A Deeper Form of Empathy for Cancer Patients
- Theresa Brown, 57, is an oncology and hospice nurse who lives in Pittsburgh, Pennsylvania. After providing care for so many years, the roles were suddenly reversed in 2017 when Theresa, herself, was diagnosed with breast cancer.
- Now a five-year survivor, the published author wrote about her eye-opening experience of what is lacking in healthcare in her book, Healing: When a Nurse Becomes a Patient.
- Theresa, like many of the patients she has helped, says she was terrified after hearing about her diagnosis. Luckily, it was stage 1, but no matter what type of cancer or what stage, we are conditioned with fear upon hearing we are facing one of the world’s biggest enemies: cancer.
- The mother of twin boys longed for warmth and empathy during her unfortunate journey, and now encourages people to push back a little with medical workers. We are all human and have a place in this world, and should all be treated with respect, especially while going through cancer.
The published author wrote about her eye-opening experience of what is lacking in healthcare in her third book, Healing: When a Nurse Becomes a Patient.Read More
The mother of twins has also been featured in the New York Times and on CNN.com. Theresa holds a BSN from the University of Pittsburgh, and received a PhD in English from the University of Chicago, according to her website.
“Working with cancer patients, it was like: that’s who I take care of, that’s not who I am,” Theresa said. “So when I became one, it knocked that whole idea of invulnerability down. Suddenly, I had to realize that wow, I’m actually human.”
Cancer Was So Different From the Other Side
Theresa, like many of the patients she has helped, says she was terrified after hearing about her diagnosis. Luckily, it was stage 1, but no matter what type of cancer or what stage, we are conditioned with fear upon hearing we are facing one of this world’s biggest enemies: cancer.
Even scarier for Theresa, she was shocked that there “wasn’t more effort done” to coordinate her care. She felt like no one was really looking after her, that it was “DIY cancer care.”
Sadly, depending on the facility or level of volume of other patients, many others feel this way while battling cancer, and it’s quite possible that Theresa faced even more neglect given her career. Perhaps it was automatically assumed she knows what to do and doesn’t need as much hand-holding.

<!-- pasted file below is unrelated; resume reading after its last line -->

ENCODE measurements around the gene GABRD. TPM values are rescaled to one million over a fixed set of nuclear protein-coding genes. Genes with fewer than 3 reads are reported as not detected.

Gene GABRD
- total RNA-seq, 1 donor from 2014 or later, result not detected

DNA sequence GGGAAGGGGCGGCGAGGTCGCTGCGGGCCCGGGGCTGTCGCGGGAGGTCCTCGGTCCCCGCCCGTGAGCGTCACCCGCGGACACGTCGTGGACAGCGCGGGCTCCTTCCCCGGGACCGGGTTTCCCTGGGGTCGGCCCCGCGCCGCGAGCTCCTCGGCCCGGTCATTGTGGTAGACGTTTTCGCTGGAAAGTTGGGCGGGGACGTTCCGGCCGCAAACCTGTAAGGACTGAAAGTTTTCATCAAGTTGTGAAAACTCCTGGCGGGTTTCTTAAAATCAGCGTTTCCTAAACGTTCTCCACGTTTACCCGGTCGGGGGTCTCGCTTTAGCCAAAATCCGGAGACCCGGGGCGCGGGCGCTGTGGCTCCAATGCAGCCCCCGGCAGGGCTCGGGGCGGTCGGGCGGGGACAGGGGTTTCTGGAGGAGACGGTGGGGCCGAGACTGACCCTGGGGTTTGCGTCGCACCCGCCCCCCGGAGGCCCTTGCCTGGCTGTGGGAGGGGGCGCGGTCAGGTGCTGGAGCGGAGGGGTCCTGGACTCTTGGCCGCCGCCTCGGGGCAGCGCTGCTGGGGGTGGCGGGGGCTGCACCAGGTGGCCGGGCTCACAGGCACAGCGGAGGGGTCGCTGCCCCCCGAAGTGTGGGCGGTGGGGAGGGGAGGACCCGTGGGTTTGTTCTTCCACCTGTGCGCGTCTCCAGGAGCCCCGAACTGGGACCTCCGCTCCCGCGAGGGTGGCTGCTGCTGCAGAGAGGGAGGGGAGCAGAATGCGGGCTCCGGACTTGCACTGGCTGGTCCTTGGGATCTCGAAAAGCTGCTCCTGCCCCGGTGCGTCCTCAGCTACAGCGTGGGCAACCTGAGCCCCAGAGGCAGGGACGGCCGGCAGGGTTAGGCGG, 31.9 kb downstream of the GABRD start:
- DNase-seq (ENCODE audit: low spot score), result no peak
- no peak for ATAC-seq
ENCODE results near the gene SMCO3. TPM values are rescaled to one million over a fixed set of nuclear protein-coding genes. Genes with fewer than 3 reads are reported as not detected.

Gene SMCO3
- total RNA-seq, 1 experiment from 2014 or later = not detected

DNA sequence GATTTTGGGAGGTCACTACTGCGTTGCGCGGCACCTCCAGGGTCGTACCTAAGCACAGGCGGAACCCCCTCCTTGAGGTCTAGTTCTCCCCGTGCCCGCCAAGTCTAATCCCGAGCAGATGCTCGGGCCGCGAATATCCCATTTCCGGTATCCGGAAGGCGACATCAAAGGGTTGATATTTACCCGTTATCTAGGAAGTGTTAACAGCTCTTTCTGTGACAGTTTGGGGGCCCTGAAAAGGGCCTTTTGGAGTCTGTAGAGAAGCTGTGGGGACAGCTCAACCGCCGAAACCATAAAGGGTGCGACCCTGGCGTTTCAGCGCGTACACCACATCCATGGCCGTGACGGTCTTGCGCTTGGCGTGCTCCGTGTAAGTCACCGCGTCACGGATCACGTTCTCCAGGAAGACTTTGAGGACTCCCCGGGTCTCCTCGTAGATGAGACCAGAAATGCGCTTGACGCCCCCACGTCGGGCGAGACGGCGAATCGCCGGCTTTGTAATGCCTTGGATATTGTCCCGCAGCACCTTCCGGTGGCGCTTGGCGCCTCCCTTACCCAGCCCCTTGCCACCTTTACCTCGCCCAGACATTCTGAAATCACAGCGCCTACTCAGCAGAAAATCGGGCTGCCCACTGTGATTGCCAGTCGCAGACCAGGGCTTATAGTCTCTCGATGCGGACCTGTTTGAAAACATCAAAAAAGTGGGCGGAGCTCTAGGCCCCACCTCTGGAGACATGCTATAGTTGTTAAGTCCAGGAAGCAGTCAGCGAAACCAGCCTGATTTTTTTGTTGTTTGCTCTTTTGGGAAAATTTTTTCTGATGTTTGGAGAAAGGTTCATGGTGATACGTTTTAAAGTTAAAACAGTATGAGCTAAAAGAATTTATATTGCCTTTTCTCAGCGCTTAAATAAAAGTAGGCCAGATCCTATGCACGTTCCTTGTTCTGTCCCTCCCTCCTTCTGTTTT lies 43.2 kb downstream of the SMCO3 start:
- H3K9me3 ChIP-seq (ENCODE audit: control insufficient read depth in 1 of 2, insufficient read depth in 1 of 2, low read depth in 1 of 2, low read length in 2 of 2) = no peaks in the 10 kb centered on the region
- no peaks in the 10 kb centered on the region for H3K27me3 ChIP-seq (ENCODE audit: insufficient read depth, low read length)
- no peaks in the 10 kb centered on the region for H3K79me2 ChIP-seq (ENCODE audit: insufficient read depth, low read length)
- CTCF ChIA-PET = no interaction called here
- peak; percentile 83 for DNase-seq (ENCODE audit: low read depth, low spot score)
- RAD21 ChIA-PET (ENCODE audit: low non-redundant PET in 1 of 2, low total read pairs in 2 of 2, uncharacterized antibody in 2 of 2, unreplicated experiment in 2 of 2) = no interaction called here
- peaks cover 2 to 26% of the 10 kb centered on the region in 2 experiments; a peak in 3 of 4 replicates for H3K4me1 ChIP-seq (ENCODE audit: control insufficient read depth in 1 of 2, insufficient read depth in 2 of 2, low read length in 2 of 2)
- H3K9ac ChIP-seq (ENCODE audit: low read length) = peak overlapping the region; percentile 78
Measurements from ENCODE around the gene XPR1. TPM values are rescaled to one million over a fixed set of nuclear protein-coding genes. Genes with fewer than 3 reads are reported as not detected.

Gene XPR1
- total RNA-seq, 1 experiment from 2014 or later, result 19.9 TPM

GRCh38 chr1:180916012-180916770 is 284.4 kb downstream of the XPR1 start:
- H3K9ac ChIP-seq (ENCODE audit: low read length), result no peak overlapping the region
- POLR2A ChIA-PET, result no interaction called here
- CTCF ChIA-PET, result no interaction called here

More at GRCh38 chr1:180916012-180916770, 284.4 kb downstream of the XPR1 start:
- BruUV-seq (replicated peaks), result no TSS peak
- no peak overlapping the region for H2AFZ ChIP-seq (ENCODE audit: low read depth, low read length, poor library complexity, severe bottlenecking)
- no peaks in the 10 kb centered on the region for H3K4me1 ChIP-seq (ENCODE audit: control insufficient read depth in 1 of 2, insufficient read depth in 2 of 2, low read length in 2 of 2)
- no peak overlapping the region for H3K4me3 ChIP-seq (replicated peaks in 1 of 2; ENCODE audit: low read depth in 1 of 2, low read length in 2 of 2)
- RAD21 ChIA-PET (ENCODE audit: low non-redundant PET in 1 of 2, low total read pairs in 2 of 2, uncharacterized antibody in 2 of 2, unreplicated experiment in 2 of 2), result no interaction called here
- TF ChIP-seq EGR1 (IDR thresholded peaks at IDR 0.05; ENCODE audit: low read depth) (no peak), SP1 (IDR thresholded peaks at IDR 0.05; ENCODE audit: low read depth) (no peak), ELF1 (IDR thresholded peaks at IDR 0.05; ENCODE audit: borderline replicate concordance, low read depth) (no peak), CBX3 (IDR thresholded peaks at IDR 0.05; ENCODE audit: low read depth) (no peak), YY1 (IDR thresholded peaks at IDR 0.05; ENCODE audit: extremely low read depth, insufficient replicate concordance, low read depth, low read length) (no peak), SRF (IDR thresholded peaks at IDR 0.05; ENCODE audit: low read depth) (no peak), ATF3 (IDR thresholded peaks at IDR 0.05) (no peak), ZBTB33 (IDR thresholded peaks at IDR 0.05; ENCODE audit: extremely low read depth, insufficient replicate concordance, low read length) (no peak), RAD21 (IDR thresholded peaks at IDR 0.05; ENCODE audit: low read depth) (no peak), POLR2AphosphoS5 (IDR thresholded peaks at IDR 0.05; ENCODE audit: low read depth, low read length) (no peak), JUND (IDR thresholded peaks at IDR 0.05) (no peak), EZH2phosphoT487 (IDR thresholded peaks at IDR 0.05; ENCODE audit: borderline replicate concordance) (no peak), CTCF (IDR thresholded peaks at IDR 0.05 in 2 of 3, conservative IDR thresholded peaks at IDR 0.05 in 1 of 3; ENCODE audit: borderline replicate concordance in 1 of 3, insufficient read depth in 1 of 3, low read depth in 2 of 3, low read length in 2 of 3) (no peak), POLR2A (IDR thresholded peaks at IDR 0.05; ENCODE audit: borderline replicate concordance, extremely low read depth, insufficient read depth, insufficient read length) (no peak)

COVID and its effect on humanity and the medical system has certainly not helped, and many areas in a wide range of industries have reportedly been lacking.
“I felt like: Why don’t they give out a sheet that says this is what you have and this is what the prognosis looks like? Nobody gave me anything in writing like that,” Teresa recalled. “Nobody ever said, ‘We’ve got this. This is the most common kind of breast cancer. We know how to treat this. You are going to be OK.’ That would have made it so much better able to tolerate things.”
Luckily, Theresa also acknowledged positive aspects, like getting stellar recommendations for a specific doctor, but she says that “there was confusion about whether I would need chemotherapy or not,” and countless phone calls. None with the actual doctor.
“This is a very vulnerable time for patients, so there needs to be a system in place that can always address what people need.”
Encouraging Other Patients to Advocate for Themselves
After the constant letdowns that had been building up throughout her unfortunate experience, Theresa then became enraged when she went to schedule a biopsy, and the medical worker dismissed her, nonchalantly informing her that the scheduler left for the day. This lack of concern or compassion for Theresa was her snapping point. “It was like a breaking of trust right in that moment and I felt like I worked really hard to have patients trust me.”
“It surprised me and made me realize we don’t know what our patients are going through. We don’t know how something that to a scheduler feels like a small thing — ‘I can’t do it today, I’ll do it tomorrow’ — feels enormous to the patient.”
Theresa says that she came to a point when she realized, “I’m being an easy patient and it’s terrible. I feel like I’m not even a human being anymore.”
Theresa is now sharing her story from a deeper place of empathy, and says she would encourage every patient to ask questions.
“Don’t yell at people, be appropriate, but push back a little bit. We’ve enculturated patients with this idea that you have to be meek in order to get care, and you don’t.”
The 5-year survivor, who had a lumpectomy and radiation to treat her breast cancer says she “longed for warmth and kindness” during her treatment, but did acknowledge that medical professionals are unfortunately overworked. There simply needs to be a better system in place.
“We now have electronic health records, which are monsters that constantly want more and more information from us,” she describes of the behind the scenes pressures and changes for doctors and nurses.
There’s also the “generating revenue” aspect of the health industry. “Those pressures create less time for patients and also less ability to be human with them.”
“We’ve created this system that doesn’t see patients’ humanity and also doesn’t see clinicians’ humanity. I would love to make a difference in how people experience health care.”